Some opponents of Christianity accuse Christians of holding a “God-of-the-gaps” view of unexplainable natural phenomena. They attack this view as completely unscientific and they say it is yet another example of how Christians are stupid myth-believing people. But it’s not quite that simple! I like how Bradley Sickler discusses this in chapter two of God and the Brain. He shows that these accusations of Christians having a “God-of-the-gap” view of science is not exactly true:
[Richard] Dawkins… claims to find examples of this [God-of-the-gaps] reasoning especially prevalent among young-earth creationists and Intelligent Design advocates, both of whom he confusingly calls ‘creationists.’ They are his favorite targets for leveling his accusation of using god-of-the-gaps arguments. Dawkins says: ‘Creationists eagerly seek a gap in present day knowledge and understanding. If an apparent gap is found, it is assumed that God, by default, must fill it. [But] gaps shrink as science advances, and God is threatened with eventually having nothing to do and nowhere to hide.’ He also says ‘Gaps, by default in the mind of the creationist, are filled by God. Areas where there is a lack of data, or a lack of understanding, are automatically assumed to belong, by default, to God.’ It is as if, Dawkins says, we were to witness a magic trick that we could not explain or understand, and then – based on our own incredulity and mystification – we were to say: ‘It must be a miracle. There is no scientific explanation. It’s got to be supernatural.’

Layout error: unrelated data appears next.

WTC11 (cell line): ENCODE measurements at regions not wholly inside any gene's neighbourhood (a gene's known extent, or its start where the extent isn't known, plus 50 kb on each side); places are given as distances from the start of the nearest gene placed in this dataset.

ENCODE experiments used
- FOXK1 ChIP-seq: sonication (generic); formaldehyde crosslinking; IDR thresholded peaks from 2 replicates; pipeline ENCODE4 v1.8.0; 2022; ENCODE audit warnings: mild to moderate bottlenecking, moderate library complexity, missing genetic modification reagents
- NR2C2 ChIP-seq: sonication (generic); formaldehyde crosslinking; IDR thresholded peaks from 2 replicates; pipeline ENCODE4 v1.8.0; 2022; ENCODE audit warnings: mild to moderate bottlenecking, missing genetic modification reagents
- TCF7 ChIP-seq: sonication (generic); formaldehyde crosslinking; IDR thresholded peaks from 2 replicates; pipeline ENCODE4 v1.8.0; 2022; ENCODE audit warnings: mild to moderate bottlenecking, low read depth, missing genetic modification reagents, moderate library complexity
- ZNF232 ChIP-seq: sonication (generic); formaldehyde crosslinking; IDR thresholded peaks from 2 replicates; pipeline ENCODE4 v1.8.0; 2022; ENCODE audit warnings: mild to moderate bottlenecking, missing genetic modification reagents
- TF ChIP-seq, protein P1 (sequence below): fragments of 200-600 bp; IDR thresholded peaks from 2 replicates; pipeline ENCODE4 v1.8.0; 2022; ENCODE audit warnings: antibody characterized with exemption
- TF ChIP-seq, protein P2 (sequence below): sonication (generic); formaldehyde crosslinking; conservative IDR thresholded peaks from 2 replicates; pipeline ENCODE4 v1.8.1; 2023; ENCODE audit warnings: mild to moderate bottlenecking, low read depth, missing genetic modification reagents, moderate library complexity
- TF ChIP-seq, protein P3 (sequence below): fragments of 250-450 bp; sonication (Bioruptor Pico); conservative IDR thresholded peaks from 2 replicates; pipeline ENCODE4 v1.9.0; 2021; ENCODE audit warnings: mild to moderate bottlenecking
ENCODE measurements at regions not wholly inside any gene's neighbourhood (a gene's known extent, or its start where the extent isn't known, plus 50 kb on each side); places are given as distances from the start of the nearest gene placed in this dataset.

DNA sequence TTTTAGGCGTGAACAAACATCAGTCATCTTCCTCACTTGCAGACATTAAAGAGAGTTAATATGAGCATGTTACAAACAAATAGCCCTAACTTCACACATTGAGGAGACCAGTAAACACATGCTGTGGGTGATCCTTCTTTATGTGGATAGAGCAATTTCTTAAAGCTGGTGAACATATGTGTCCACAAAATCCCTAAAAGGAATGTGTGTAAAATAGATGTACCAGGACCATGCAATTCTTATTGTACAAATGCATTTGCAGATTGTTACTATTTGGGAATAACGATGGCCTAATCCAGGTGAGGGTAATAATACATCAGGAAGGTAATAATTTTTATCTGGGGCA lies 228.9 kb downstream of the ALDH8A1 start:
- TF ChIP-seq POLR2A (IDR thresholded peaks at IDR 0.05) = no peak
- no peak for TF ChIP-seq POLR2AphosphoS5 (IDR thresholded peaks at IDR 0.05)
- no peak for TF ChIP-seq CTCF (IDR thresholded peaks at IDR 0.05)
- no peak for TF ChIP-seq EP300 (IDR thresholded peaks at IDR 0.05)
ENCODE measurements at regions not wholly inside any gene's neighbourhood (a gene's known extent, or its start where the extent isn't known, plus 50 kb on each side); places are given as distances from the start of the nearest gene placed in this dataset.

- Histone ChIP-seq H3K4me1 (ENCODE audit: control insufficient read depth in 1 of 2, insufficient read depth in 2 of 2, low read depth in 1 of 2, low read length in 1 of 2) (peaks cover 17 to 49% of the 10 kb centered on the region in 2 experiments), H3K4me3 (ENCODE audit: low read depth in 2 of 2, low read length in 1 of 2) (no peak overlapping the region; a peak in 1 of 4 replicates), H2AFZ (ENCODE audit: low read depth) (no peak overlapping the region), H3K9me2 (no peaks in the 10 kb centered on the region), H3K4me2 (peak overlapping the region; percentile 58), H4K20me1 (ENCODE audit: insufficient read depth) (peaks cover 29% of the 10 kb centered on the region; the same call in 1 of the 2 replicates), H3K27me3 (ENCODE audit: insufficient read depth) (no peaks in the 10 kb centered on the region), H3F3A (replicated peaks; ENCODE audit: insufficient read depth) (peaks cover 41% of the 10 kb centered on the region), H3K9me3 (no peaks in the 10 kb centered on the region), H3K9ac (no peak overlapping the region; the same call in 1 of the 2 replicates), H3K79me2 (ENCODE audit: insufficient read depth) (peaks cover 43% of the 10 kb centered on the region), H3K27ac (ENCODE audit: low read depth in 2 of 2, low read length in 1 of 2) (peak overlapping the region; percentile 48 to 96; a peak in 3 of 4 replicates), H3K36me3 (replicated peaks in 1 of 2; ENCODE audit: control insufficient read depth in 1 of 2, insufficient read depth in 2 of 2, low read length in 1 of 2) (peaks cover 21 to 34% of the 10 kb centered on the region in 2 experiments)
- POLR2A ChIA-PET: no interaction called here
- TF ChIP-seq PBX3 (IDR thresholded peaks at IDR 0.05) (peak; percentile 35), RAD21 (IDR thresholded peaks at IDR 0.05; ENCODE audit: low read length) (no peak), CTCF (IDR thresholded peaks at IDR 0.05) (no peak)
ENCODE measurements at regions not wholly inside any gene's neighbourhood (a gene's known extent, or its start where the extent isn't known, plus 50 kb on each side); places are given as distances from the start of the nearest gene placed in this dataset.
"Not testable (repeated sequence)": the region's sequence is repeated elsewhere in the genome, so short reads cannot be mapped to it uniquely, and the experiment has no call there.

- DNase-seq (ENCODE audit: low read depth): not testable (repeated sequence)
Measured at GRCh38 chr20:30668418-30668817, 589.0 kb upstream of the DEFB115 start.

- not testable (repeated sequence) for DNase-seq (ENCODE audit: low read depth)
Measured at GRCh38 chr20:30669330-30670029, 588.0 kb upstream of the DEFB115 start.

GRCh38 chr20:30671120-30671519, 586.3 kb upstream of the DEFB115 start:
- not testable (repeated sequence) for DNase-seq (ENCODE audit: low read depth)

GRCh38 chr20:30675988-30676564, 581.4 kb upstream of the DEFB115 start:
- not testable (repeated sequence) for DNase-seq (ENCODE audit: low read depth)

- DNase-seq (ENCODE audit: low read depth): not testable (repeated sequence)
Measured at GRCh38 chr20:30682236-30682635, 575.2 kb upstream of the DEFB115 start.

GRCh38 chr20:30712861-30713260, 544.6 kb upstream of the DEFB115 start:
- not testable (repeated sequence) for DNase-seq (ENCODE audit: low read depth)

One interesting thing about this depiction, however, is that it does not seem borne out in the academic literature. Note that several times in the quotations above Dawkins claims that creationists assume by default God must be the cause for any event that cannot currently be explained scientifically. Even if we expand the target beyond creationists… and apply it to anyone who argues for God from lacunae [gaps] in science, we generally find reasoning that does not match up to the god-of-the-gaps caricature we are given. Sometimes people argue that there are features of the world unexplained by science but explainable in terms of God, but that is not the same as assuming by default that God, and only God, can assume those things.
Simply put, there are almost no credible cases of Christian experts who employ the gap argument the way it is presented here for ridicule. It is interesting to note that during Dawkins’ diatribe he refers only to fictional accounts or imaginary mash-ups of the argument, not actual arguments deployed by respected Christian scholars. His are distortions – amalgams of the worst features of bad arguments he has encountered, reimagined, and put into his own words to make his opponents look as unreasonable as possible.
Indeed, it is often the case that critics of Christianity use unreasonable or illogical arguments based on false assumptions or anti-Christian presuppositions to attack Christianity. For more helpful discussion of this topic, see God and the Brain by Bradley Sickler.
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